July 01, 2017

Sarah MacLean

“I’ve been thinking a lot about reading as a political act.”
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We talked to Sarah MacLean about underwater ballrooms, what kinds of grand gestures are effective and the relevance of romance in the current political climate. 

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In the first pages of Sarah MacLean's The Rogue Not Taken, Sophie Talbot shoves Malcolm, the Duke of Haven and the man who cheated on her older sister, into a fish pond. In MacLean's The Day of the Duchess, that same nobleman must face something even more daunting than a very angry sister-in-law. His wife, the infamous Seraphina Talbot, has returned to London with only one goal in mind—divorce. Desperate for chance to make things right, Malcolm proposes a deal every character realizes is a ridiculous delaying tactic. He will grant Seraphina a divorce, but only if she selects a woman to be his new wife.  

We talked to Sarah MacLean about underwater ballrooms, what kinds of grand gestures are effective and the relevance of romance in the current political climate. 

Describe your latest novel in a sentence.
Scandalous celebrity divorce meets the 1830s, with a summer house party and more meddling sisters than anyone should have.

Malcolm and Seraphina made their first appearance in The Rogue Not Taken. How much did you know about their story at that point, and was there any significant change that happened while you were writing this book?
​I knew the first scene of the series would be the setup for the final book before I put pen to paper. The moment I envisioned Sophie (the heroine of the first book) pushing her brother-in-law into a fishpond, I knew the story of her sister and brother-in-law would have to be told, and that it would be the last in the series. The only challenge was letting myself really push the plots in both books—refusing to temper Malcolm's anger and actions in book one, and refusing to erase them in book three. This is the story of people who make devastating mistakes and overcome them. And who among us hasn't had to do that in our own life?

Do you blame Malcolm or Seraphina more for the state of their marriage, or is it impossible for you to pick a side?
Marriages are complicated relationships that rarely fail because of singular actions. While it was certainly Malcolm's action that destroyed the early days of their marriage, Sera isn't exactly without flaw. With this book, I wanted to explore the give and take of marriage. The frustration, the flaw, the forgiveness—it's so easy for us to point at broken marriages around us and say, "If I were her, I would never have. . ." or "If he were my husband, I'd leave him." But things are different when we are at the center of the relationship. I wanted to explore those emotions, and to do that, everyone has to bear a little blame.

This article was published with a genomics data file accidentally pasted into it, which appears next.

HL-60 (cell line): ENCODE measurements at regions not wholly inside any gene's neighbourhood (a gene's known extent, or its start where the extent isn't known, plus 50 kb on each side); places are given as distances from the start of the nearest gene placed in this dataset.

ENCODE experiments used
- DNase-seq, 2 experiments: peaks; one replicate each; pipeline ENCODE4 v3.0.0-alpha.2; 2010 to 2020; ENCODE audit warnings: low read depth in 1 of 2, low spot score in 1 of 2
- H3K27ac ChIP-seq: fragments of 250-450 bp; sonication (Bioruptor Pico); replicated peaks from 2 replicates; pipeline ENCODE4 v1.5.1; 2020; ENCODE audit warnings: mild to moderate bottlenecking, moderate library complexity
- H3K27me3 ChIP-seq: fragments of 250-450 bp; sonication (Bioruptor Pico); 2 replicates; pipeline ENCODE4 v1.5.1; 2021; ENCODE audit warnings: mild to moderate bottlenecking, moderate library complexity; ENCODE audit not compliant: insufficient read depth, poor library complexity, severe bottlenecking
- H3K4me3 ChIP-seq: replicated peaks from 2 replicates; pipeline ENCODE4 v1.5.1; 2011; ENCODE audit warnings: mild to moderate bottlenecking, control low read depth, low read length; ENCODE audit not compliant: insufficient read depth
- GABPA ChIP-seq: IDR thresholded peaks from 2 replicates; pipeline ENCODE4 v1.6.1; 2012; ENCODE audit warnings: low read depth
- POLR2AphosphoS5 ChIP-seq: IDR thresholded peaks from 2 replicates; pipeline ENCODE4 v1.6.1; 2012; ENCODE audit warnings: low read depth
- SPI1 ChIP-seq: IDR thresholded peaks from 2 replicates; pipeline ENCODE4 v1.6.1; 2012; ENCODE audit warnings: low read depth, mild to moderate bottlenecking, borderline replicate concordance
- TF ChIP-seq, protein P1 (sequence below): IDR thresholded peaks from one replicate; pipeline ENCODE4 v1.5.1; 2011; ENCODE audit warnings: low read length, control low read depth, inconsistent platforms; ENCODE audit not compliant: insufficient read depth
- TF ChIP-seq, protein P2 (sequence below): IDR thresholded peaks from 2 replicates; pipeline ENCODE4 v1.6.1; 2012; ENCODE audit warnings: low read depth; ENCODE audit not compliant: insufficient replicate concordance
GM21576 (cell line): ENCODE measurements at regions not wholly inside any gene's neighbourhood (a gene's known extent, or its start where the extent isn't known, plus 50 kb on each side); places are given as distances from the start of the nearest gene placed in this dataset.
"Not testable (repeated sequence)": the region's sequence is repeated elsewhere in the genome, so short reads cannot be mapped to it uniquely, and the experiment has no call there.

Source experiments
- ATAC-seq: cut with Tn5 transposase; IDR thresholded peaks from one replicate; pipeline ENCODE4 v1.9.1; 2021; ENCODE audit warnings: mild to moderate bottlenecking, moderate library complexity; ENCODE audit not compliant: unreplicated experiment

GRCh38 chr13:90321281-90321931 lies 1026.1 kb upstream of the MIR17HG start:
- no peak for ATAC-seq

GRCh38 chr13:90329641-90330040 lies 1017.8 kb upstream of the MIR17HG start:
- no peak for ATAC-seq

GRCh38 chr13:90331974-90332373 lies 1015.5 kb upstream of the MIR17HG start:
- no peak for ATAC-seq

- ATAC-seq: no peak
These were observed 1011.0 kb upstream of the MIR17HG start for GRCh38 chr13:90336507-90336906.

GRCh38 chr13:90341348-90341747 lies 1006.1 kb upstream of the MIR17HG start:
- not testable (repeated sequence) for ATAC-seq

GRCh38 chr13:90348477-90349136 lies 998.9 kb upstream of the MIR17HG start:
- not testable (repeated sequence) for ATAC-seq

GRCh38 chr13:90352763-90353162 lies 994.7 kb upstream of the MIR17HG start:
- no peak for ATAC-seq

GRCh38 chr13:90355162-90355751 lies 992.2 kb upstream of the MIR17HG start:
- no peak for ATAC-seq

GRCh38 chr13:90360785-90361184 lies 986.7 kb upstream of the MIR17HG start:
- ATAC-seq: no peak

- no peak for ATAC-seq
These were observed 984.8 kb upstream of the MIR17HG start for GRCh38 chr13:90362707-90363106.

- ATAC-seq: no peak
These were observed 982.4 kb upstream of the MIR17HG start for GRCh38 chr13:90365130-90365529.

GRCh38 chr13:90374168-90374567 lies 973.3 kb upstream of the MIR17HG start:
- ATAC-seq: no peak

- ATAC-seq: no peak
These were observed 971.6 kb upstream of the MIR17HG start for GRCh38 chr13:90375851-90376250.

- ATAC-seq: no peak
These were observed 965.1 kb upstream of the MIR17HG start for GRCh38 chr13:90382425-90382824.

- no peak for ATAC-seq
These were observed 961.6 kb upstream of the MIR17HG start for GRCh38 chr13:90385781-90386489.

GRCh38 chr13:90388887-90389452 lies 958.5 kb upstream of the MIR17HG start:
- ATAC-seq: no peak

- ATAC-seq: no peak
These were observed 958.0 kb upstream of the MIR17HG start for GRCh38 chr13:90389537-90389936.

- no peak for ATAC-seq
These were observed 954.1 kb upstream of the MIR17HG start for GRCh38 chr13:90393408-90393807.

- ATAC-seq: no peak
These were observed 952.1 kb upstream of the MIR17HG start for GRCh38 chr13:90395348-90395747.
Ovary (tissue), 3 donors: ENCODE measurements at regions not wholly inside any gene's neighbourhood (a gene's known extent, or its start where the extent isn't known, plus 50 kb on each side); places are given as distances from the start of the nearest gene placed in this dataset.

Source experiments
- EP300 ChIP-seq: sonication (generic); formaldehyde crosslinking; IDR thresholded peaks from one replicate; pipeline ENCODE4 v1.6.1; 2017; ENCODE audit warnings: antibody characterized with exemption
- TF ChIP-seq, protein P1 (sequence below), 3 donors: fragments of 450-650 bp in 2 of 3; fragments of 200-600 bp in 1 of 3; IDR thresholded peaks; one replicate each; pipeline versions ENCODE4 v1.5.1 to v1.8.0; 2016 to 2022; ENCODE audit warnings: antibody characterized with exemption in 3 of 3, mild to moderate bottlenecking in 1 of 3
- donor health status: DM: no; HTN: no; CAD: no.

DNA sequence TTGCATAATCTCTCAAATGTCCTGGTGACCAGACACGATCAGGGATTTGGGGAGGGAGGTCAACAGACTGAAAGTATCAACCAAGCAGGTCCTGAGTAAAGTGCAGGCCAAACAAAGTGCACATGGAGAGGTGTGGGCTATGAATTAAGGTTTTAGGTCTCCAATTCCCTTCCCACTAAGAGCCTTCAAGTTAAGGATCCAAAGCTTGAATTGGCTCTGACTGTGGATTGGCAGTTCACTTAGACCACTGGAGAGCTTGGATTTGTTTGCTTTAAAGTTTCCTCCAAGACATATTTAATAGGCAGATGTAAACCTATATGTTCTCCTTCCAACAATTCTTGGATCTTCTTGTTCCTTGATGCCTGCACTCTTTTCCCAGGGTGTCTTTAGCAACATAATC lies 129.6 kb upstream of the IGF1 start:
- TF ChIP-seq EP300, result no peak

You've always been vocal about the political and feminist relevance of the romance genre, and in recent speaking engagements you've discuss the idea of romance as resistance. Tell me more about that concept.
As a romance columnist and advocate, ​I rewrite the speech I give at conferences and events every year, evolving it alongside the ever-changing genre. My 2017 speech is all about Romance as Resistance. I've been thinking a lot about reading as a political act, about pleasure (sexual and otherwise) as a political act and about happily ever after as the best way to resist the pervasive hate rhetoric and othering that is happening in the U.S. and around the globe. After all, how better to speak truth to power than to choose our own happiness? Romance has always been a political genre—centering women (who are rarely centered in other media), honoring the female gaze, valuing female pleasure. Now, we're seeing the genre move toward intersectionality, with more and more books centering characters too often left out of literature: people of color, LGBTQ+ characters, characters with disabilities, etc. When we place these characters at the center of the story, not to die or to suffer, but to live and to triumph, that's the best resistance of all.

Where do you think romance could improve as a genre in terms of representation?